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Can surjective functions map an element from the domain to two distinct elements in the codomain? I know that each element in the codomain must have at least one corresponding element in the domain. But for example,

$$f:\mathbb{R} \implies \mathbb{R^*} $$ $$f\left( \frac{a}{b}\right) = a + b $$

$$s.t.b \neq 0$$

this maps zero to every number, but it still is onto the codomain right?

By the way, $\mathbb{R^*}$ is the set of all real numbers not including zero.

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No. No surjective function can do that, because no function can do that. By definition, a function is required to map each element of the domain to a unique element of the codomain.

I recommend looking at the Wikipedia articles on functions, so-called "multivalued functions", and relations.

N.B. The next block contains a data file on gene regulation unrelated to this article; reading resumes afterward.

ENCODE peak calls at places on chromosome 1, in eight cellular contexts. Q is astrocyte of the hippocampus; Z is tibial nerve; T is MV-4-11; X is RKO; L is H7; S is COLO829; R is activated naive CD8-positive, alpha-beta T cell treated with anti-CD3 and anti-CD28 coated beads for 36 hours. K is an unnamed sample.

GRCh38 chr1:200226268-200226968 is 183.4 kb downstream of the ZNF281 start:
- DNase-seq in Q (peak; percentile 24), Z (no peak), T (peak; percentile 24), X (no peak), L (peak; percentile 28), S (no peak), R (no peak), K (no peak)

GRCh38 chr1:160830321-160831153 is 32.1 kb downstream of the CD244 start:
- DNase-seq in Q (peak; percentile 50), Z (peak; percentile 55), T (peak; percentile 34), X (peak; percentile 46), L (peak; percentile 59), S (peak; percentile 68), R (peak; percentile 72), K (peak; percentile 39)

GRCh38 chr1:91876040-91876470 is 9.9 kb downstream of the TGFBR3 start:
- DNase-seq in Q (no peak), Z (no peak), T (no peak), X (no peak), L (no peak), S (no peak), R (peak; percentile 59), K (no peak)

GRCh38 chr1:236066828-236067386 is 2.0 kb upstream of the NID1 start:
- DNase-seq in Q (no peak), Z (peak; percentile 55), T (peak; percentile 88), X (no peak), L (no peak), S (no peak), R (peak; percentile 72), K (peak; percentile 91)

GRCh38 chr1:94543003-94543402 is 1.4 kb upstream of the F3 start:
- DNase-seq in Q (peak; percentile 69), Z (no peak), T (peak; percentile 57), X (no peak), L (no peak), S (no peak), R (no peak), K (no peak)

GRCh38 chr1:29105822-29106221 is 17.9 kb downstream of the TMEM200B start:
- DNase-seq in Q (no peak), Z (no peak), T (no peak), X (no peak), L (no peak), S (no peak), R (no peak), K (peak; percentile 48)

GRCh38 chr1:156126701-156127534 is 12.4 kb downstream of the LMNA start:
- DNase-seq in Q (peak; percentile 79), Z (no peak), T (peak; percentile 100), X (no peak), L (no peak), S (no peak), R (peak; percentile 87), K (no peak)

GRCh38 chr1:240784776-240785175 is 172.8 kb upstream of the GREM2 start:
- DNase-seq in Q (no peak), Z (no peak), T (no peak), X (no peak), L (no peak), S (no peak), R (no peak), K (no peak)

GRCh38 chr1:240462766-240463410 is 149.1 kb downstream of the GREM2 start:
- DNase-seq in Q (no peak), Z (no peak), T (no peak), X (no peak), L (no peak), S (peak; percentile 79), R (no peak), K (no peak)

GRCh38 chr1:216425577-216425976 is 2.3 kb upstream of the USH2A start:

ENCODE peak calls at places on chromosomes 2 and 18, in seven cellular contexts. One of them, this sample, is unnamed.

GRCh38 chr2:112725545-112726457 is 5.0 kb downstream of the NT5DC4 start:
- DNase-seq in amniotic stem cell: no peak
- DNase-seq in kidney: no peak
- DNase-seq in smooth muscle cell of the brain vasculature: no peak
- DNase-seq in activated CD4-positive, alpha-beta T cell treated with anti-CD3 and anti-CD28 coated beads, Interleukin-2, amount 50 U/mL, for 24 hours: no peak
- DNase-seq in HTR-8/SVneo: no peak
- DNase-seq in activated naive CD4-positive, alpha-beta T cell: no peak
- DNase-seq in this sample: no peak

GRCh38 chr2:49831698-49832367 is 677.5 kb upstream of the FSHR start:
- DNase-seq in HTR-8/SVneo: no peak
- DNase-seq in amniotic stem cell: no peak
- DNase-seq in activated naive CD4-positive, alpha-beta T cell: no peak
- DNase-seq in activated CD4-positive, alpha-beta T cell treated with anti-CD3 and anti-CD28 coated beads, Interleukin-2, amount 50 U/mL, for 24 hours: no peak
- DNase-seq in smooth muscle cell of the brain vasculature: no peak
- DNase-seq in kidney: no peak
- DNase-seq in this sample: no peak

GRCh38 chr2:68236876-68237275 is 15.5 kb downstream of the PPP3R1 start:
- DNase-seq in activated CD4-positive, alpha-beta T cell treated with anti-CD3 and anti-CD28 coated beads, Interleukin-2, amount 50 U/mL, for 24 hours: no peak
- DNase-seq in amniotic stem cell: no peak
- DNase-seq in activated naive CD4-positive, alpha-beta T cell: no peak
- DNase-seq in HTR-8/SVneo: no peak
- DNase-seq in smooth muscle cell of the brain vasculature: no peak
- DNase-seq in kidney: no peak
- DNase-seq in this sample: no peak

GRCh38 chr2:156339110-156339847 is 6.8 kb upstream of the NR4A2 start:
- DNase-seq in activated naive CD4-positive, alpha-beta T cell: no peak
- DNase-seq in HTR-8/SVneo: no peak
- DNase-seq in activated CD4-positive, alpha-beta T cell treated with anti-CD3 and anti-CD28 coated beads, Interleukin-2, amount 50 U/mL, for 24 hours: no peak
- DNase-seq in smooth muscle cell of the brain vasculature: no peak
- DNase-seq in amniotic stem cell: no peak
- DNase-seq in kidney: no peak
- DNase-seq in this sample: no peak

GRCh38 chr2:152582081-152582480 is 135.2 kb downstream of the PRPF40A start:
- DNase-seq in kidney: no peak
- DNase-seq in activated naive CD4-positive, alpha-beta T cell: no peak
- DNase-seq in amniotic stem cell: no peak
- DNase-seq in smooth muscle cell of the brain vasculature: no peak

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  • $\begingroup$ what is it then? $\endgroup$ – user28823 Sep 8 '13 at 18:47
  • $\begingroup$ by the way, your "answer", does not qualify as an answer. $\endgroup$ – user28823 Sep 8 '13 at 18:47
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    $\begingroup$ You can call it a relation. Your $f$ shows why one must be careful when defining a function, because $f$ is not well-defined. This means that given an $x$ in the domain, $f(x)$ is not uniquely determined. $\endgroup$ – Stahl Sep 8 '13 at 18:48
  • $\begingroup$ @user28823 If you wanna read about it, functions are a special kind of (binary) relations. The entity you 'described' (it isn't properly defined) is a binary relation. $\endgroup$ – Git Gud Sep 8 '13 at 18:49
  • $\begingroup$ of course, $x_1 = x_2 \implies f(x_1) = f(x_2)$ for all x iff f(x) is a function, thank you $\endgroup$ – user28823 Sep 8 '13 at 18:50

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